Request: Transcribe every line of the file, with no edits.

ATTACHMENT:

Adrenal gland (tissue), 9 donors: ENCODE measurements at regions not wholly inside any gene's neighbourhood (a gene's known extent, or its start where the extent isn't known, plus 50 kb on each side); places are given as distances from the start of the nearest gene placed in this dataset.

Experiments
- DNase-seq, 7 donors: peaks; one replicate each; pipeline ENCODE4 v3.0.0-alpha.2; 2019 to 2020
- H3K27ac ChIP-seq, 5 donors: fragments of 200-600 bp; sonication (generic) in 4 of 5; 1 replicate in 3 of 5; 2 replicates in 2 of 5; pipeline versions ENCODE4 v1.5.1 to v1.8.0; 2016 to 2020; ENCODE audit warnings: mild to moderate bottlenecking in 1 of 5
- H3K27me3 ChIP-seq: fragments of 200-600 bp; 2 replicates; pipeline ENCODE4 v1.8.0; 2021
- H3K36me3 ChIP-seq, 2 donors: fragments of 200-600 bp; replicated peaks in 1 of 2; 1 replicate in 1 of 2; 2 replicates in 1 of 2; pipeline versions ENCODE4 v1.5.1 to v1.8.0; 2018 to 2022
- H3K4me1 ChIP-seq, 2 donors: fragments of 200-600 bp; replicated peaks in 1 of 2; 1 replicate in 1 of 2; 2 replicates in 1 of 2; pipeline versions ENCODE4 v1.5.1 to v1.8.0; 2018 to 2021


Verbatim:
Adrenal gland (tissue), 9 donors: ENCODE measurements at regions not wholly inside any gene's neighbourhood (a gene's known extent, or its start where the extent isn't known, plus 50 kb on each side); places are given as distances from the start of the nearest gene placed in this dataset.

Experiments
- DNase-seq, 7 donors: peaks; one replicate each; pipeline ENCODE4 v3.0.0-alpha.2; 2019 to 2020
- H3K27ac ChIP-seq, 5 donors: fragments of 200-600 bp; sonication (generic) in 4 of 5; 1 replicate in 3 of 5; 2 replicates in 2 of 5; pipeline versions ENCODE4 v1.5.1 to v1.8.0; 2016 to 2020; ENCODE audit warnings: mild to moderate bottlenecking in 1 of 5
- H3K27me3 ChIP-seq: fragments of 200-600 bp; 2 replicates; pipeline ENCODE4 v1.8.0; 2021
- H3K36me3 ChIP-seq, 2 donors: fragments of 200-600 bp; replicated peaks in 1 of 2; 1 replicate in 1 of 2; 2 replicates in 1 of 2; pipeline versions ENCODE4 v1.5.1 to v1.8.0; 2018 to 2022
- H3K4me1 ChIP-seq, 2 donors: fragments of 200-600 bp; replicated peaks in 1 of 2; 1 replicate in 1 of 2; 2 replicates in 1 of 2; pipeline versions ENCODE4 v1.5.1 to v1.8.0; 2018 to 2021